Examining in turn the life and work of the two men at various levels, the author discerns a common source. Commenting circa 1919 on the first chapter of The Book of the Law, Crowley wrote ‘Aiwaz is not as I had supposed a mere formula, like many angelic names, but is the true most ancient name of the God of the Yezidis, and thus returns to the highest Antiquity. Our work is therefore historically authentic, the rediscovery of the Sumerian Tradition’. Similarly, the author here shows that the roots of Gurdjieff’s work can be traced to the same source.

With a full-colour wrap-around dustjacket, a substantial Foreword by Alistair Coombs, plates, tables and line-drawings throughout the text, a Bibliography, a comprehensive Index, and an Afterword about the author, this book will be of considerable interest to many.” [via]

 

“Limited Edition of 750 copies only. A Fine Hardcover Volume, illustrated end papers, and in a custom full color dust jacket based on the painting, MELEK TAUS by Stuart Littlejohn, which features the Peacock Angel emerging from a Yezidi arch, plus a substantial Foreword by Alistair Coombs, with plates, tables and line drawings throughout the text. Michael Staley has constructed a comprehensive index and bibliography, and has also written an Afterword about the author. 350 pages. Octavo.” [via]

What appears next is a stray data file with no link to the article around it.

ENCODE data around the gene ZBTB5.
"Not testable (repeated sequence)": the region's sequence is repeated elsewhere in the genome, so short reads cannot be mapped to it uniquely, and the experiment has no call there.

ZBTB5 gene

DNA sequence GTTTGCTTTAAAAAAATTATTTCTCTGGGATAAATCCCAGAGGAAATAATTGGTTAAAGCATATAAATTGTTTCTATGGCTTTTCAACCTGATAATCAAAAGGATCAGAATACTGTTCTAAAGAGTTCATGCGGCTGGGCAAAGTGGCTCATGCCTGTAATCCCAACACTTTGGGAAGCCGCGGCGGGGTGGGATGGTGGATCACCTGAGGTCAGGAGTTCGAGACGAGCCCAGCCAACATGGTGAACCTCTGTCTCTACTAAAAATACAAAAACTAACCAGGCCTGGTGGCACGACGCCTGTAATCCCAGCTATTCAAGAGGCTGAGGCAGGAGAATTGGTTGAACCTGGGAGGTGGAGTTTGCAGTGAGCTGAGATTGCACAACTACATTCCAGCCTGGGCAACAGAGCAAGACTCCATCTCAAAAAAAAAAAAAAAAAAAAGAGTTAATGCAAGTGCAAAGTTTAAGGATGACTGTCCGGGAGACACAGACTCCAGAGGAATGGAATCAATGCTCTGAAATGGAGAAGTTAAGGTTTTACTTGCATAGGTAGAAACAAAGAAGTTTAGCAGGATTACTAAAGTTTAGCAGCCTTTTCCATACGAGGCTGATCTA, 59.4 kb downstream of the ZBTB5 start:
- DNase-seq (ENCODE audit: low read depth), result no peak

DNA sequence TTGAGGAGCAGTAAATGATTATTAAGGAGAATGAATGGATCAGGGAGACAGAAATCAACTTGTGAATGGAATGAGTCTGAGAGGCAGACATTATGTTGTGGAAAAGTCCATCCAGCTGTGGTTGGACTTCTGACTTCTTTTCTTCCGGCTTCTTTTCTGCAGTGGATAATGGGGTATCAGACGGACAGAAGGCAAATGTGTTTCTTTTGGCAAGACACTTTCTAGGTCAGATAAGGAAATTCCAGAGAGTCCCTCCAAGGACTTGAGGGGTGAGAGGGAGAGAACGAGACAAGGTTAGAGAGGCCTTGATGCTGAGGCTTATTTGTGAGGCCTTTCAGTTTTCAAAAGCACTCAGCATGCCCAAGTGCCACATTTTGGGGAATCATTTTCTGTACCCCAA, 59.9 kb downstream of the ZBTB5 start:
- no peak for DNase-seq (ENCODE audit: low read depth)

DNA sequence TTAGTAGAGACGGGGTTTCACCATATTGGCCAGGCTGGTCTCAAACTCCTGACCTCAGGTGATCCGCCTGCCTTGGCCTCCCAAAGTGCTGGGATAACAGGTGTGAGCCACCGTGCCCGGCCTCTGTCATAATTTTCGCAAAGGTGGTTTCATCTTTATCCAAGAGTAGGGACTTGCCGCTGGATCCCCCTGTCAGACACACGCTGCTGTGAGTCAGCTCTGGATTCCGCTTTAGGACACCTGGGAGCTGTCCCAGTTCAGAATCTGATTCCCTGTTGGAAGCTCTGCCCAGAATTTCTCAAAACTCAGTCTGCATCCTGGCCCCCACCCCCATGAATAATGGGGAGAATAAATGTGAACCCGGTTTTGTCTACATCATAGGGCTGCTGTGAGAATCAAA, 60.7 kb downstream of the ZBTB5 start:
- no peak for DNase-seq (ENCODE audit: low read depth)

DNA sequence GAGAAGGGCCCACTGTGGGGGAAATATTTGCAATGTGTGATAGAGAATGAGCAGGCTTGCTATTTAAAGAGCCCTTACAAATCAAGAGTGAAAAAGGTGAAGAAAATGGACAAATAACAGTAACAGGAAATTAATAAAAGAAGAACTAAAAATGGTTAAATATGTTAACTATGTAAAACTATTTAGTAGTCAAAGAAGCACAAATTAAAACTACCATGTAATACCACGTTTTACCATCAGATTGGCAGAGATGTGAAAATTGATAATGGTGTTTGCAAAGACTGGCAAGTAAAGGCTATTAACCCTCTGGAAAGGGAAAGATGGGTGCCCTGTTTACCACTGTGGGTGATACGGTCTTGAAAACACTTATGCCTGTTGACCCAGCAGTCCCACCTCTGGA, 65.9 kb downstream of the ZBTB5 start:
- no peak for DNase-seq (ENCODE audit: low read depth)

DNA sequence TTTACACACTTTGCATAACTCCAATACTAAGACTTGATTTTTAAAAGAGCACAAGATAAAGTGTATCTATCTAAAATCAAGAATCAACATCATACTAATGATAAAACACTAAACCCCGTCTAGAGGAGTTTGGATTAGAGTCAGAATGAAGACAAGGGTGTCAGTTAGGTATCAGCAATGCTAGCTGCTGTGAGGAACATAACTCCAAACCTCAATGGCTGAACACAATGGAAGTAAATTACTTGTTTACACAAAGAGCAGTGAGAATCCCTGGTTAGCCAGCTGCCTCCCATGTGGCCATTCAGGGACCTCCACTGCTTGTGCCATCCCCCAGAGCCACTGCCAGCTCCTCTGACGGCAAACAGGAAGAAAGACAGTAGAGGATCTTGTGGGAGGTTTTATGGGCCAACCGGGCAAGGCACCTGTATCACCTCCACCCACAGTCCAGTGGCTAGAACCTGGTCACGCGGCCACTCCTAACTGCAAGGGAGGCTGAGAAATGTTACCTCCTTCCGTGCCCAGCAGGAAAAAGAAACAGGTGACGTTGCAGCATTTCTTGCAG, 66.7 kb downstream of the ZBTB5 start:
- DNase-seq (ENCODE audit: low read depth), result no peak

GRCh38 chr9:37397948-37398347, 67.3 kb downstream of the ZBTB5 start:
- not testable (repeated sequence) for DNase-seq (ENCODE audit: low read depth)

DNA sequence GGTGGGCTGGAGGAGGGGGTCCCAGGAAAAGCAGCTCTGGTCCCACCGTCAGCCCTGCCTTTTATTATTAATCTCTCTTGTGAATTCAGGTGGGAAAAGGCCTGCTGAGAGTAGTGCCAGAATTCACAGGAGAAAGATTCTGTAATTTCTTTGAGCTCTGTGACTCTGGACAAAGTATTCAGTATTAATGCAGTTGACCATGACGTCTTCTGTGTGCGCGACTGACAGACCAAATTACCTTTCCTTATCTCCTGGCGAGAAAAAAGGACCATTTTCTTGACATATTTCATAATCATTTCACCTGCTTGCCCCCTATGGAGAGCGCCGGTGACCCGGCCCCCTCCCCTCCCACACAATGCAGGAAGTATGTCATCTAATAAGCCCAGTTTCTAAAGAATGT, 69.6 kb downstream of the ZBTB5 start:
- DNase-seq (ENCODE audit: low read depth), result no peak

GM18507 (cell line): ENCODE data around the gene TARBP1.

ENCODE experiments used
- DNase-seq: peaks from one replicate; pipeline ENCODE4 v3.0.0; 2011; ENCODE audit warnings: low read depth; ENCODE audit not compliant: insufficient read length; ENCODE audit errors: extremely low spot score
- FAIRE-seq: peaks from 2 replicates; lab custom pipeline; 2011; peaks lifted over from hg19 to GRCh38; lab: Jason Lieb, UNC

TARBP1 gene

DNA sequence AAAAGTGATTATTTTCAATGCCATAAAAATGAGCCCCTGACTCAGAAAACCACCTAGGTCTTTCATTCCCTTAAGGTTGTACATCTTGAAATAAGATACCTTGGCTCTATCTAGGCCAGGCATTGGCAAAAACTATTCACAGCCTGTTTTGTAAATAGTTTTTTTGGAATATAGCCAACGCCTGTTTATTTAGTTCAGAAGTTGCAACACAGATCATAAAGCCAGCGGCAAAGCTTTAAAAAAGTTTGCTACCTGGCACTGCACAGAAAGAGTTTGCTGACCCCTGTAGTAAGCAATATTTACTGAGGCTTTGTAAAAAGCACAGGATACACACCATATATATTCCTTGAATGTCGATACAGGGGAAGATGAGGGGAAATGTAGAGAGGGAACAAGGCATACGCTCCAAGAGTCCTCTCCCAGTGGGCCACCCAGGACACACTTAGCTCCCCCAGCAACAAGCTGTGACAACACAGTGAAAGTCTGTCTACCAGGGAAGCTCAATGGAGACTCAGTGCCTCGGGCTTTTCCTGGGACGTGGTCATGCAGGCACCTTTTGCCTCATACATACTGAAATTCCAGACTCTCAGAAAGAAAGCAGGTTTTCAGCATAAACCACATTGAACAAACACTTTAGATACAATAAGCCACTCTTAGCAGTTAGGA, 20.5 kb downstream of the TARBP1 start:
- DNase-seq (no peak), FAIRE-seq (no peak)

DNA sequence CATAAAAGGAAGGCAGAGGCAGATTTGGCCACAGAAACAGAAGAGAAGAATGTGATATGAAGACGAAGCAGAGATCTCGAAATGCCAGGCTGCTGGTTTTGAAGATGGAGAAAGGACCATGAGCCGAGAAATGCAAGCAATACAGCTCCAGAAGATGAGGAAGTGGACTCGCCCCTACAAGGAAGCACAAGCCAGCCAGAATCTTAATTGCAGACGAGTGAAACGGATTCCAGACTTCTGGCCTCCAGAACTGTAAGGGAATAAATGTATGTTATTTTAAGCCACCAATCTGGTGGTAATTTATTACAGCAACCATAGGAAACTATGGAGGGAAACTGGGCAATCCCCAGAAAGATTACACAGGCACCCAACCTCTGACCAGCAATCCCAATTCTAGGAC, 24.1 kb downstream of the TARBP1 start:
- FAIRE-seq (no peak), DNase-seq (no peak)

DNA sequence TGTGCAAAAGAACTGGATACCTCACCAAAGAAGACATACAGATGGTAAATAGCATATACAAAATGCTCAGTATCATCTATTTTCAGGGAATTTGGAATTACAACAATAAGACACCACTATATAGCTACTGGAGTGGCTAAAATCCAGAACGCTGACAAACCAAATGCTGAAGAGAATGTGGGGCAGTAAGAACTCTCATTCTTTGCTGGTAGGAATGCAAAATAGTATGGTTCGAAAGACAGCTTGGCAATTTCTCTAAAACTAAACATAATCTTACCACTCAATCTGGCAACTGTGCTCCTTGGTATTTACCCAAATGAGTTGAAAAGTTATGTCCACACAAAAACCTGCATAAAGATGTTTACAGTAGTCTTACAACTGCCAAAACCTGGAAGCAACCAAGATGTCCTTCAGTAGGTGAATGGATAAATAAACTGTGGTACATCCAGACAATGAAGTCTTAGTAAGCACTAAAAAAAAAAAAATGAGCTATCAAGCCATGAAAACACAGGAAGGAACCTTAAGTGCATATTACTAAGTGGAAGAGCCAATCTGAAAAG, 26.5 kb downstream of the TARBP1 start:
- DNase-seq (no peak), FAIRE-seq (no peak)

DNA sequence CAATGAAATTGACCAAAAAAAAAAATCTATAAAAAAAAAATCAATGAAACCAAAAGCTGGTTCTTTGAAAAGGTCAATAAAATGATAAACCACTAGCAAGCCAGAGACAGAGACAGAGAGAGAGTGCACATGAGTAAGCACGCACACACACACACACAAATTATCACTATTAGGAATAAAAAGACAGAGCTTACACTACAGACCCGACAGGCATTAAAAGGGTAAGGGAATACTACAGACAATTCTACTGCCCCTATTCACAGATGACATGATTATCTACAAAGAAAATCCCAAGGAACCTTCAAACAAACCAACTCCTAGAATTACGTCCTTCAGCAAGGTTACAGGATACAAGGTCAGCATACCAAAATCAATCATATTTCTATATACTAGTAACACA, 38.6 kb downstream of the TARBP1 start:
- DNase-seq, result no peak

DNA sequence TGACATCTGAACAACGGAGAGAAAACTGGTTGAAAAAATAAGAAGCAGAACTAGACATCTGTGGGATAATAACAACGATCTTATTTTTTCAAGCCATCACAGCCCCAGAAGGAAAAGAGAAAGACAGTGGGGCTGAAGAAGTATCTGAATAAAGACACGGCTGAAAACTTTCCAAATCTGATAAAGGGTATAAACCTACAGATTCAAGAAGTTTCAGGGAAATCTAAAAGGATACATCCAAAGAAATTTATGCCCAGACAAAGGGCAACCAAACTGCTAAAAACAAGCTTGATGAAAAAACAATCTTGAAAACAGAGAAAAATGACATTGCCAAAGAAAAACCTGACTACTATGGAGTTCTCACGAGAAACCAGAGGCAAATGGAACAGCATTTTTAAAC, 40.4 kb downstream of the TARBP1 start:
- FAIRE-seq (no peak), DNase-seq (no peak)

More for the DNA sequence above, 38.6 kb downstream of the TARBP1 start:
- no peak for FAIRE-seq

The Slayer of Souls

You may be interested in “The Slayer of Souls” by Robert Chambers, an occult romance which includes, among other things, a fictional reference to the “Yezidee” or Yezidi.